A CT Mirror article written by Keith Phaneuf and entitled, CT deficit plan taps many special funds and one-time sources, pretty much sums of the Democrat’s budget balancing strategy.

One of the most disturbing provisions of the new “Democratic Budget Deal” is that for the third time in three years the Democrats are going to steal the money that has been set-aside to install seatbelts in school buses and use the funds to help balance the state budget.

On December 20, 2012, the Wait, What? headline read; Remember when school bus seatbelts were a big priority?

Following the tragic school bus accident on Route 84 in Hartford in January 2010, a crash that killed a Rocky Hill student who was attending one of the CREC magnet schools, the legislature kicked into action.

On May 1st of that year the General Assembly passed what was to become Public Act 10-83.

The law created the Connecticut School Bus Seat Belt account, “a separate non-lapsing account in the General Fund” and required the Department of Motor Vehicles (DMV) to administer a program to use the funds in the account to help school districts pay for the cost of equipping school buses with lap/shoulder (3-point) seat belts.

To pay for the program, the Legislature increased the cost associated with restoring a suspended driver’s license from $125 to $175.

[On 12/19/2012] the Legislature’s deficit mitigation bill included language overriding the previous law and transferring the $4,700,000 from the School Bus Seat Belt account into the General Fund to help eliminate this year’s $415 million deficit.

Gone is the money for school seat belts.

That tragedy was yesterday’s news.

And besides, who would remember that the account in question grew out of the concern elected officials had for the safety of our children.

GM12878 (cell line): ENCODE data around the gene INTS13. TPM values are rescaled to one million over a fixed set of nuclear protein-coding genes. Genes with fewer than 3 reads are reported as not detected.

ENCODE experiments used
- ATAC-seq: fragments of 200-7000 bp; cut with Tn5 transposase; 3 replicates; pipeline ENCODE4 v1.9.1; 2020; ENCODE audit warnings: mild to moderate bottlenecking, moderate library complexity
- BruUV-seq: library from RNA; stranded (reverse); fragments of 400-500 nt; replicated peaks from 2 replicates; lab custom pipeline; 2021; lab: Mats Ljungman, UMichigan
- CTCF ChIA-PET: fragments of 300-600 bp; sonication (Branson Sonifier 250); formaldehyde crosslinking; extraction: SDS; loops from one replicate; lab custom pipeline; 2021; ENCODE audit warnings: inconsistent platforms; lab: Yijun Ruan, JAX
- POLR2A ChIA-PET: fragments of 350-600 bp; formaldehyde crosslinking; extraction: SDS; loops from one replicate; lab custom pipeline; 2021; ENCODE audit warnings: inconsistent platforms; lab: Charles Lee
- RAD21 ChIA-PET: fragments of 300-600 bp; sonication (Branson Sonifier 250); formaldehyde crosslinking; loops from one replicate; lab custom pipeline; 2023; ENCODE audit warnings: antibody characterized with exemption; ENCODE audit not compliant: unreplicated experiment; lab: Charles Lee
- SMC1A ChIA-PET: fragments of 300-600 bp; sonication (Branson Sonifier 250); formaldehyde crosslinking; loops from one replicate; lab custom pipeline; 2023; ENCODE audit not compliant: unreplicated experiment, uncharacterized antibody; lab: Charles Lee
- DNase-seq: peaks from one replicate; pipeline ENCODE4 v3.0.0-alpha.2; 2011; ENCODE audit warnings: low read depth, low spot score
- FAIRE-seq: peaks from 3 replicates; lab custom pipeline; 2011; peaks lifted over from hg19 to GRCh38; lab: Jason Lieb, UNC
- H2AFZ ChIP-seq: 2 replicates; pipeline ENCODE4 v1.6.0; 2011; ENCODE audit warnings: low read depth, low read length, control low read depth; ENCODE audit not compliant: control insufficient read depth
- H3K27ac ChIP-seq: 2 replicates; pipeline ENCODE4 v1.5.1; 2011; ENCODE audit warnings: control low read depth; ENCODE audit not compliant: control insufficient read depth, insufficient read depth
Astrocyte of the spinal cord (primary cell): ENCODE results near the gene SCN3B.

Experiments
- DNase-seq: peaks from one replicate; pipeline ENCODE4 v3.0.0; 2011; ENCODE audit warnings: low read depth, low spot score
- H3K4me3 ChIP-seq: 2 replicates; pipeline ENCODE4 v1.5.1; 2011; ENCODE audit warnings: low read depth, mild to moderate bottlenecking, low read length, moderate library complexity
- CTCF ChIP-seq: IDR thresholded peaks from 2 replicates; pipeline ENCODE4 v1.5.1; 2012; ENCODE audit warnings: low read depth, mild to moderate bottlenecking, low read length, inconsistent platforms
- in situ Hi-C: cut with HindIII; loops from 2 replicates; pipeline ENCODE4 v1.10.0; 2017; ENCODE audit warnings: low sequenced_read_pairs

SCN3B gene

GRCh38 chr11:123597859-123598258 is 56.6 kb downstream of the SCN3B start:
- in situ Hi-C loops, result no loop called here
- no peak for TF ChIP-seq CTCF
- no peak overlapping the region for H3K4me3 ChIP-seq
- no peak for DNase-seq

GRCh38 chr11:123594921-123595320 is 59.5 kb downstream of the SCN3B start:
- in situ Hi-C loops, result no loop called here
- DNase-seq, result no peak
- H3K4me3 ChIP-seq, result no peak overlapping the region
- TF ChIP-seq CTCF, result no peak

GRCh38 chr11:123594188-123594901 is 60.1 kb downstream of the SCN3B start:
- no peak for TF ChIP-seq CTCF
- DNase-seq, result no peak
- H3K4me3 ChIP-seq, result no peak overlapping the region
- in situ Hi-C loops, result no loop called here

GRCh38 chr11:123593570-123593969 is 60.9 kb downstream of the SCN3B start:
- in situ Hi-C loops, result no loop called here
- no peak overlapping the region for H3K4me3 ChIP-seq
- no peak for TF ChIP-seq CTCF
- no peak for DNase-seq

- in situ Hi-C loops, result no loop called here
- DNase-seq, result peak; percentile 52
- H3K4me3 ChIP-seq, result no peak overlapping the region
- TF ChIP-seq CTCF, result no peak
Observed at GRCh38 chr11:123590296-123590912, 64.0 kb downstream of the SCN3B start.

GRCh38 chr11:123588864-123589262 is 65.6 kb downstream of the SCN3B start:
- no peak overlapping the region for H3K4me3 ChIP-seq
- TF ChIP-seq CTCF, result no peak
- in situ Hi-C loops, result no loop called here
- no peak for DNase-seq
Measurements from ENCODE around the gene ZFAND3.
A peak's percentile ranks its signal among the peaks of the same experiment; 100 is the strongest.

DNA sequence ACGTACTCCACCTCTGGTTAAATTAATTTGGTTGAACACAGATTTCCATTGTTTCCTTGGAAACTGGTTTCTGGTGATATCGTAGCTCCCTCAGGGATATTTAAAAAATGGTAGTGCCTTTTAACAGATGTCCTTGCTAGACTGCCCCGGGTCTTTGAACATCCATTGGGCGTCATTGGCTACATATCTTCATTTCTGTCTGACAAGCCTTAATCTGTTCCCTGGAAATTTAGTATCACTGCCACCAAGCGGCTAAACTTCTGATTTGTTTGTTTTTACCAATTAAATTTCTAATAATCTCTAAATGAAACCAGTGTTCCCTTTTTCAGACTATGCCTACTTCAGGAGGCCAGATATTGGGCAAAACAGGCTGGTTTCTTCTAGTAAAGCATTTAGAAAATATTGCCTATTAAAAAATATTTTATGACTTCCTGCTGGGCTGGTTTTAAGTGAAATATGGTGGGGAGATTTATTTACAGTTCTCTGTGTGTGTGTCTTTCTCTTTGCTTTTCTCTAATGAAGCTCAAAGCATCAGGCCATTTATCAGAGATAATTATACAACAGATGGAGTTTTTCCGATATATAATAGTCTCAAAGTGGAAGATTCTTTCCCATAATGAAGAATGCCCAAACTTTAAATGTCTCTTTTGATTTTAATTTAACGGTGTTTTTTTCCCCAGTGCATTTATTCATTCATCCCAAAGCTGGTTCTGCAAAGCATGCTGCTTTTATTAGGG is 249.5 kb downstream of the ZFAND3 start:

Then on June 3, 2015 came, The Train Wreck of the Democrats’ State Budget

[Or for long-time Wait, What? readers file under – Not the Fricking School Bus Seat Belts again!]

After working through the night, the Democratic leaders of the Connecticut State House of Representatives and the Connecticut State Senate finally twisted enough arms to take up the state budget plan that they negotiated with Governor Dannel Malloy.

After hours of debate, the House passed the $40.3 billion, two-year budget plan by a vote of 73 to 70 with eleven Democrats voting against their party’s leadership.

[…]

Section 55(d) of the budget requires that,

“On or before June 30, 2015, the sum of $ 3,000,000 shall be transferred from the school bus seat belt account, established in section 14-50b of the general statutes, and credited to the resources of the General Fund for the fiscal year ending June 30, 2015.

Wait, What?

These people would actually steal the money that is dedicated install seat belts into school buses and dump it into this year’s General Fund to make the state deficit look smaller?